Lindsay Ervin of Crofton works at giving golfers tough times in scenic places.
He might stretch a green way out to 170 feet, make it roll like an ocean swell and ring it with a moat of sand bunkers. He might narrow a fairway to the width of a country road or perch a greenon a steep, verdant mound and pity the poor soul who overshoots the target.
Ervin is no more a sadist than the average golfer is a masochist.But, as a golf course architect, he has a duty to make the game interesting.
"It should be beautiful, challenging, fair and enjoyable,and that's what I try to do for every golf course, every golf hole,"said Ervin.
He's done it well enough to have one of his courses -- Hog Neck in Easton -- named among the best public courses in the country several times by Golf Digest magazine, including a slot in the top 25 last year.
So when it came time to hire a course architect,the three founders of the recently opened Old South Country Club in Lothian didn't shop around.
"We did not consider anyone else for course architect," said Bill Chaney, of Lothian, who founded the club with Gil Hardesty and Butch Katski. "I'd say the reputation of Hog Neck drew us to Lindsay as much as anything else."
The second nine of 18 is scheduled to open this month at Old South, a private club where members pay $15,000 to join and $1,800 a year in green fees.
The club is a $12.5 million venture forthe founders and the 100 people who bought a share of the club with their membership. The 18-hole, 72-par course alone cost about $3.2 million.
The club site was nothing more than 267 acres of woodland and cornfields off Route 408 when Ervin first drove around it three years ago in a Jeep with Chaney, Hardesty and Robert Fretwell, now the course golf professional.
"I didn't get any ideas right away," said Ervin. "I usually don't."
The founders had ideas of their own: They knew where they wanted to putthe clubhouse, they knew they wanted one island green and they knew they wanted grassy mounds to shield adjoining fairways from each other. With those spare guidelines, Ervin went to work.
"I usually start with the clubhouse, everything centers around that, unless there'ssome particularly spectacular (natural) feature that you want to work around," he said.
In this case there wasn't. It was a rolling landscape dotted withwetlands. The golf course architect's job, Ervin said, is to design a challenging course while maintaining the best natural features of the site.
"You end up sculpting the earth, but ifyou have a site that has features you can work with (they are best left alone)," Ervin said.
"Part of the enjoyment of a golf hole is to be visually stimulated by the landscape. That's what I try to do, is take (the player) through the landscape . . . . You want to make 18 different holes, 18 differentpersonalities. It's like meeting 18 different people."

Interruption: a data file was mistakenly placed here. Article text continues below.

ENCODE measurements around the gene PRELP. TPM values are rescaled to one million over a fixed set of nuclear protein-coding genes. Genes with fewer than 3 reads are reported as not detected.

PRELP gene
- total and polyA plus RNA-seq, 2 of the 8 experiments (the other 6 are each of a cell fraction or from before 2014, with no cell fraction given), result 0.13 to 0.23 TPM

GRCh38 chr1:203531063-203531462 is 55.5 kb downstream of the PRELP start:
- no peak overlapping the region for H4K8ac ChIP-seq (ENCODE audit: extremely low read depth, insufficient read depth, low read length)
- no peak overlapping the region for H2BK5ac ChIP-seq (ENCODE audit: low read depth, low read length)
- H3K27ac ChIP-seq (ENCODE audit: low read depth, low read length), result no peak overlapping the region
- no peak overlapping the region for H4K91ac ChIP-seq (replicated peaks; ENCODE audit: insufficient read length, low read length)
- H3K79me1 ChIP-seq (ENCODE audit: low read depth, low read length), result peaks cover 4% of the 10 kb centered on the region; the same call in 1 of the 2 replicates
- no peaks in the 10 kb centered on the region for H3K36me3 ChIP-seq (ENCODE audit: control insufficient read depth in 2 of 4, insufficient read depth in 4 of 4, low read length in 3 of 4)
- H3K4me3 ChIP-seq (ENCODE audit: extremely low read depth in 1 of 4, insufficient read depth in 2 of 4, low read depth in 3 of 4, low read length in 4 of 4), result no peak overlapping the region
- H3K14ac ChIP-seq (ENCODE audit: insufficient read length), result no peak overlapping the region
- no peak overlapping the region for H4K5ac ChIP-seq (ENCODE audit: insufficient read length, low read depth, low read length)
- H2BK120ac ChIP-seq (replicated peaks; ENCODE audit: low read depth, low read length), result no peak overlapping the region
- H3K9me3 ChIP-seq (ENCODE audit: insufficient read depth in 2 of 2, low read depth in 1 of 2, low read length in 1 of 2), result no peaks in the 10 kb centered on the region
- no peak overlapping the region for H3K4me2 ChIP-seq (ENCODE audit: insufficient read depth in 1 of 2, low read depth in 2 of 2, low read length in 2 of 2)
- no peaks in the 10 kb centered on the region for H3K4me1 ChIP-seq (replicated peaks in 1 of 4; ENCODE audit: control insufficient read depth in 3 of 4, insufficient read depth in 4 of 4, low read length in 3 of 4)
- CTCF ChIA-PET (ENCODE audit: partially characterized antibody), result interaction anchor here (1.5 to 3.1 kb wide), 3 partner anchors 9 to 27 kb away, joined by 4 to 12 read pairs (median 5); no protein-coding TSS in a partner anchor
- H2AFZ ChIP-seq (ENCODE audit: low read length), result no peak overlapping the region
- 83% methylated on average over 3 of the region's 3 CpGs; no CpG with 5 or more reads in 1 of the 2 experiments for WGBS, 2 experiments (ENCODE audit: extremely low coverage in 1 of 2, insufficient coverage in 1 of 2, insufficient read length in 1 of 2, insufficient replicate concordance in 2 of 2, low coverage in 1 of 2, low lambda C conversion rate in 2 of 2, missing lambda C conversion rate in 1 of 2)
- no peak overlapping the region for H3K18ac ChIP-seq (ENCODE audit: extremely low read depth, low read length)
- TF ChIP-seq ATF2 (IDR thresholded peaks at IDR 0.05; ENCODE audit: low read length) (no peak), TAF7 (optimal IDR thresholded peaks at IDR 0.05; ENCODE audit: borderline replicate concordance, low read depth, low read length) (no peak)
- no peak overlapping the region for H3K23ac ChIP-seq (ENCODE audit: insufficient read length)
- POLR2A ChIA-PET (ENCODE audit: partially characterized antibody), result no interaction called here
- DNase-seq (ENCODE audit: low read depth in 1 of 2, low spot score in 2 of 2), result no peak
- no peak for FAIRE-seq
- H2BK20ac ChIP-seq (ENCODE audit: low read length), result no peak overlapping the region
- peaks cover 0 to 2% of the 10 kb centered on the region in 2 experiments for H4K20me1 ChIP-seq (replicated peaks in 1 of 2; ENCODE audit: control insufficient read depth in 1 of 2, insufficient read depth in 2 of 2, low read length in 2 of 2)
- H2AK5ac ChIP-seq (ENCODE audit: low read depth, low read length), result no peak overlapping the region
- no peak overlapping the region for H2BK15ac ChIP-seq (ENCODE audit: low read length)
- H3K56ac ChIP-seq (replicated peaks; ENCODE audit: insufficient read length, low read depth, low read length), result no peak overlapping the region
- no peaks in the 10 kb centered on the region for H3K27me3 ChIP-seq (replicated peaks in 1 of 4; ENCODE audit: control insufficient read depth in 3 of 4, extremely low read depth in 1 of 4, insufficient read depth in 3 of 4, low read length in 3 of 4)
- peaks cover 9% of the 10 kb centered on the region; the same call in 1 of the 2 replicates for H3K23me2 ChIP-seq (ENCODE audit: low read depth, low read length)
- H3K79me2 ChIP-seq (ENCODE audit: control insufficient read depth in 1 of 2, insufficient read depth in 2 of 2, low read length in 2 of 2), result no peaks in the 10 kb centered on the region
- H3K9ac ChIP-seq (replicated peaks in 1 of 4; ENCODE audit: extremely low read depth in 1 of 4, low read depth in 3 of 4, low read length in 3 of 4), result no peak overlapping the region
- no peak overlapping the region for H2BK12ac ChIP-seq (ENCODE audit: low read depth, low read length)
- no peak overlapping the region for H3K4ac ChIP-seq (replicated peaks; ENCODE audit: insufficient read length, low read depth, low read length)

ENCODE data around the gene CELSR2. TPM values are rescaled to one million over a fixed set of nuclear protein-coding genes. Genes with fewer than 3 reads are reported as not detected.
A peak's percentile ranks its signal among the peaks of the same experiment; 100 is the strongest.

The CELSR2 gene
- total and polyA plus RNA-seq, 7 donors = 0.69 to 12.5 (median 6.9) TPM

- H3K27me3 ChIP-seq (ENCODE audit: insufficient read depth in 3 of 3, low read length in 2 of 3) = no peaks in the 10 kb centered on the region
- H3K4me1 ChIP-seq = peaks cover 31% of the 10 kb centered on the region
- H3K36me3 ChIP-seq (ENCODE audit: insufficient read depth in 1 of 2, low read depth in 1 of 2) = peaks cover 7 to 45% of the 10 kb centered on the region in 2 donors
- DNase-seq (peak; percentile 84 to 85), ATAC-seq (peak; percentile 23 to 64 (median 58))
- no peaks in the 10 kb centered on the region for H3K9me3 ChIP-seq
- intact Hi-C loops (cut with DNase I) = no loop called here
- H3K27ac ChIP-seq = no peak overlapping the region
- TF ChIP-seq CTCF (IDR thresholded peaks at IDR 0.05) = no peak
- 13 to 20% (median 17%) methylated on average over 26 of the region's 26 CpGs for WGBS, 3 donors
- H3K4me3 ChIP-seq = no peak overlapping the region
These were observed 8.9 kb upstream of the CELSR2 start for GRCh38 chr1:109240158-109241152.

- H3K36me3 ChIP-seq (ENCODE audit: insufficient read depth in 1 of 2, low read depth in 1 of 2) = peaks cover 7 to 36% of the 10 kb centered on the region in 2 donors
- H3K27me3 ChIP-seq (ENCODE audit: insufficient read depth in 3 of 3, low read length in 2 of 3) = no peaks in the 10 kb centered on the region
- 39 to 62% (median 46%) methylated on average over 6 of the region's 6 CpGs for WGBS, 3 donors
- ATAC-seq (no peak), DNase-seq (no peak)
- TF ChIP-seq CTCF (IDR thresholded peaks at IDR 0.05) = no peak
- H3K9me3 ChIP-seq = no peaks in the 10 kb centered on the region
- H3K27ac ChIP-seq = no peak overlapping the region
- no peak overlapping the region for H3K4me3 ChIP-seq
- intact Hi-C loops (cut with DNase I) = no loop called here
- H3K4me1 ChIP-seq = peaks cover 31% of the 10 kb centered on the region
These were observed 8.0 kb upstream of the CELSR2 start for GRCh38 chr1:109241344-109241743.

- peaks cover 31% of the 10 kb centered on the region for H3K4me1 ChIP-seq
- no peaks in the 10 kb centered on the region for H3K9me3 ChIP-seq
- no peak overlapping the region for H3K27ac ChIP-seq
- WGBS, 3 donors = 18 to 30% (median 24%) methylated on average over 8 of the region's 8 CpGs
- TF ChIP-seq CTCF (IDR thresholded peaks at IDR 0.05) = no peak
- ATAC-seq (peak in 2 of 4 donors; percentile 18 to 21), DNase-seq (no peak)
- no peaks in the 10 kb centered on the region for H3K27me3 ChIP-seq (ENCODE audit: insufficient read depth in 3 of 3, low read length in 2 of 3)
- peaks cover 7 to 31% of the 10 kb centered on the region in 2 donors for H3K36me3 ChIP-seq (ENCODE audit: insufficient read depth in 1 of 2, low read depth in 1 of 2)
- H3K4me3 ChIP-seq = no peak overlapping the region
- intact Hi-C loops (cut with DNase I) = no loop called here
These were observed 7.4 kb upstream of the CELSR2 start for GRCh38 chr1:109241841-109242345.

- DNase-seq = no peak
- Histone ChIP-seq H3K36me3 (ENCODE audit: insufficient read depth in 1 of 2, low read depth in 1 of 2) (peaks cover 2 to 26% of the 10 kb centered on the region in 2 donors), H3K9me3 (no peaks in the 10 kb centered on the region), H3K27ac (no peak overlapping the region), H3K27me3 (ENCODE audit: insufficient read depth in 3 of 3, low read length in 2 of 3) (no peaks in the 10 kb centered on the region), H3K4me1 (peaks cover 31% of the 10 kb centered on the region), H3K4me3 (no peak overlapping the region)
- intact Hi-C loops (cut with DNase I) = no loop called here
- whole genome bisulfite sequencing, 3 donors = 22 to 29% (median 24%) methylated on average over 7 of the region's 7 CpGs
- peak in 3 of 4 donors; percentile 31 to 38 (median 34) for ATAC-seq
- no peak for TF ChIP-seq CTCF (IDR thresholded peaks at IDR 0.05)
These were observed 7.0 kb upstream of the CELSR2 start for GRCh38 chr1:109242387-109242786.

At the drawing board, Ervin said he tries to put himself in the golfer's place. He figures he could not do his job if he didn't play.
Ervin, a young-looking 49, has been playing the game since he was a kid growing up on an Air Force base outside Dayton,Ohio. As he has spent more time designing courses and less time playing, he has seen his tidy 2-handicap swell to a 9.
After graduating from high school, Ervin didn't know what he wanted to do with his life, but he knew he loved golf.
He talked to his brother-in-law's father, who was a professional golfer, about careers in the sport. After attending night school in New York, Ervin studied landscape architecture at Purdue University in Indiana with the thought of becoming a golf course designer.
He started designing golf courses for a Chicago firm after he graduated from college in 1968. He established Ervin & Associates in 1979. Two years later, Hog Neck, which Ervin designed while working in Chicago, was named among the nation's top 50 public courses by Golf Digest. Last year, Hog Neck made the top 25.
Ervin also designed the Birdwood Golf Course in Charlottesville, Va.,site of this month's USGA Women's Amateur Public Links Championship,and Queenstown Harbor Golf Links, due to open next month in Queenstown, Md.
Ron Whitten, Golf Digest architecture editor, said 300 volunteers rate the public courses every other year based on six criteria, including beauty and maintenance. Courses also are judged on how well they test different shotsand whether they challenge the advanced player while allowing the average golfer "to play and not lose a dozen balls," Whitten said.
No statistics are available yet at Old South, but the fourth hole, the par 4 with the green on an island, and the 10th hole, a par 4 with a water hazard in front of the green, should boost local golf ball sales.
Then there's the 18th hole, the par 5 with the 170-foot-long rolling green surrounded by sand bunkers. If your approach lands to the right in front of the green, you wind up shooting blind to the flag. If your approach falls to the left, youcould land in a bunker.
"I wanted to make it a hard finishing hole," said Ervin. "That's why we put all those sand traps in here, to screw (the golfers) up visually. It's intimidating. Plus the green is undulating. When these greens are fast, it'll be a bear to putt."
Golf course superintendent and general manager Craig Reinhardt said frustrated golfers can take their complaints straight to the source oftheir misery.
"We put Lindsay's phone number at the end of every green," he said, smiling. "If you three-putt, you can call him."